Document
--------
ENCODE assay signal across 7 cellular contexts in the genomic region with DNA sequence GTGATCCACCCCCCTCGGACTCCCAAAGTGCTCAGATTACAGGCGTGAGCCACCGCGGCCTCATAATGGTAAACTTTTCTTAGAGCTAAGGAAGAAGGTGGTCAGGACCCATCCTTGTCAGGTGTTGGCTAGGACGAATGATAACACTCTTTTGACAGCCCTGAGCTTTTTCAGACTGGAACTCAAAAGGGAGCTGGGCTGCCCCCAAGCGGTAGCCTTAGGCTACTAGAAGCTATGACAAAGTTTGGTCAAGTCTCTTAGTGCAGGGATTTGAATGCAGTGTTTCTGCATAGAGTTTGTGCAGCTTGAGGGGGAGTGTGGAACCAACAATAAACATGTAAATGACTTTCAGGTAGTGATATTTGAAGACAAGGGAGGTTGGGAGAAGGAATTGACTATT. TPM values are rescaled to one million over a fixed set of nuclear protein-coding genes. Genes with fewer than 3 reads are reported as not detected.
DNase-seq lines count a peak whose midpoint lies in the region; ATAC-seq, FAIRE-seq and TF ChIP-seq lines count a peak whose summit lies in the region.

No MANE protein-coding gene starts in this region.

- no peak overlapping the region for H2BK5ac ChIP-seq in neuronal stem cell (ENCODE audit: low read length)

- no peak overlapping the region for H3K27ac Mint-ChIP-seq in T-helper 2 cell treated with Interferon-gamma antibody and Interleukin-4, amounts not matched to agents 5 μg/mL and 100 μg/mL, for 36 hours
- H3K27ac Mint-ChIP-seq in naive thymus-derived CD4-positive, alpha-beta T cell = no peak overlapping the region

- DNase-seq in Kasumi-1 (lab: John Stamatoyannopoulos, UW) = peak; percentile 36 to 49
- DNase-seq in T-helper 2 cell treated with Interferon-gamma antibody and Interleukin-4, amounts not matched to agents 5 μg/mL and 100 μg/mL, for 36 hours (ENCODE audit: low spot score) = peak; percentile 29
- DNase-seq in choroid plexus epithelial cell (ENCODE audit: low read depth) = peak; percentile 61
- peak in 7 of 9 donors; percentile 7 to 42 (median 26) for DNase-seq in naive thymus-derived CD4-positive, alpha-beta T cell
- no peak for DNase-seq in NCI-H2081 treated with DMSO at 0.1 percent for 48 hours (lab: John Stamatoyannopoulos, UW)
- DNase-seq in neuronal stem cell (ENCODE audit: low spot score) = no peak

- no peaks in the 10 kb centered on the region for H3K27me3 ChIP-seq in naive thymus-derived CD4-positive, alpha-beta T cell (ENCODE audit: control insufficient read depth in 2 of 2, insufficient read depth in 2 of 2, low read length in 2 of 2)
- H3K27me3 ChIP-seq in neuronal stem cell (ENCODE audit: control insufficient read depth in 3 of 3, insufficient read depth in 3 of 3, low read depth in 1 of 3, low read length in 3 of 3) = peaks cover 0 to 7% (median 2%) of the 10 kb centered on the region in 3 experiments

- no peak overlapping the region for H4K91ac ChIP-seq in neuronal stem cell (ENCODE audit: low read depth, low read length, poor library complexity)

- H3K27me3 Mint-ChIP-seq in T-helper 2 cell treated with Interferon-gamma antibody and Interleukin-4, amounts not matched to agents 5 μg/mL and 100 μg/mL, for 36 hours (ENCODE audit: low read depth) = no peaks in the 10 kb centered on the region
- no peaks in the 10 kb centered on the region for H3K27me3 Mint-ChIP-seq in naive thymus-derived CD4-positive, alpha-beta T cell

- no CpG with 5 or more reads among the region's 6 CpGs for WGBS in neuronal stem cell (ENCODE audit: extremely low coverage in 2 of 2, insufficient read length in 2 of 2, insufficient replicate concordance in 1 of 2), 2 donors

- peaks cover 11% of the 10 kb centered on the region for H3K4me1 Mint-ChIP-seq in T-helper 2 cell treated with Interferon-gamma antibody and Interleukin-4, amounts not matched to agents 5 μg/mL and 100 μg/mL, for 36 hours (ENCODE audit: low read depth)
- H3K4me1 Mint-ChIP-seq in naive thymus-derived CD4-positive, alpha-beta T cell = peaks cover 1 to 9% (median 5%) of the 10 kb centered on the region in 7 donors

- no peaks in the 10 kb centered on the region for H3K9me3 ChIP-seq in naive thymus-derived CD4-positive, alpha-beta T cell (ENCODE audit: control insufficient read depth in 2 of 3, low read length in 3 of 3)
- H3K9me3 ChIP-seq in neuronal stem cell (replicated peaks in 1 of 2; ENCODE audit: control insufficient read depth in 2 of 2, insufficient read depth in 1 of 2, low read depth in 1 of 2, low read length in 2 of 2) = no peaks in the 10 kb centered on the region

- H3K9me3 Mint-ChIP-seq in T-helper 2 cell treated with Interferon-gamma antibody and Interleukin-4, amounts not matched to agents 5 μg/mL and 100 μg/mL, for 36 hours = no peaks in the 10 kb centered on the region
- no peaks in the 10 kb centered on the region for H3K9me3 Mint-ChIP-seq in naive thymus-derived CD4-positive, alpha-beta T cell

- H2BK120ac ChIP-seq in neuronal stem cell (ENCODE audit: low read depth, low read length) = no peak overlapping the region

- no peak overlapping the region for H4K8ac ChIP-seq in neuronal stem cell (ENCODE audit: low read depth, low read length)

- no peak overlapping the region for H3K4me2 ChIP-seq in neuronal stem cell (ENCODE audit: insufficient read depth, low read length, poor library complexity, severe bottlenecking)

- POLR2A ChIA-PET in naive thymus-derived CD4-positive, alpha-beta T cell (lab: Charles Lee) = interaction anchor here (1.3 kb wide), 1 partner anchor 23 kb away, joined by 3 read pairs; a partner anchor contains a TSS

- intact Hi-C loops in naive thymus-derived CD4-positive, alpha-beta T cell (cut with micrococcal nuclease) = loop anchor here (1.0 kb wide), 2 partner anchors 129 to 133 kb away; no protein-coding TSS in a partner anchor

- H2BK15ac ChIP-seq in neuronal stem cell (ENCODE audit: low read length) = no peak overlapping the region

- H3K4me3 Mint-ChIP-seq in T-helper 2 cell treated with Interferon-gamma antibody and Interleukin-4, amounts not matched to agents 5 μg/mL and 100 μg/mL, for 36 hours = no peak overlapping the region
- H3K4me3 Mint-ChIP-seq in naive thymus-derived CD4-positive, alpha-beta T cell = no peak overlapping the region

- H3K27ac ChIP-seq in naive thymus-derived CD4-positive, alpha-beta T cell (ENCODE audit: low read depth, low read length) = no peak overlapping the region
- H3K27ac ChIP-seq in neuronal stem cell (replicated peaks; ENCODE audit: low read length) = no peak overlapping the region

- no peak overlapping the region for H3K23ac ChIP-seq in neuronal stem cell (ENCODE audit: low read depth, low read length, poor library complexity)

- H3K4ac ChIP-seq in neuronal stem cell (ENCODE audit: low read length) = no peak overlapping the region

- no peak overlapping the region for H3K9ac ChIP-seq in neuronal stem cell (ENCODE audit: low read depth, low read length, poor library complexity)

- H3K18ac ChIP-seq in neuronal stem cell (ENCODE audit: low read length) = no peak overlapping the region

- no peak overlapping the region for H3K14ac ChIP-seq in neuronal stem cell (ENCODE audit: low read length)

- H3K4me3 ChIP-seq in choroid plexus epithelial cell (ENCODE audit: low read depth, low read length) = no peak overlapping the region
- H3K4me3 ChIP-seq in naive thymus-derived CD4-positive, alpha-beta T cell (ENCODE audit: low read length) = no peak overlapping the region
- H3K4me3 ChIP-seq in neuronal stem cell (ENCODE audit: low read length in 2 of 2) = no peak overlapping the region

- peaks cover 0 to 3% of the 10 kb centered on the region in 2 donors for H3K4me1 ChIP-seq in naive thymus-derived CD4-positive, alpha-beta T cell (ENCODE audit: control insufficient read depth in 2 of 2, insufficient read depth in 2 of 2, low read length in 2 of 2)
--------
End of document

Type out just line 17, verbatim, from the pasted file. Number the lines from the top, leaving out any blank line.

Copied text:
- no peaks in the 10 kb centered on the region for H3K27me3 Mint-ChIP-seq in naive thymus-derived CD4-positive, alpha-beta T cell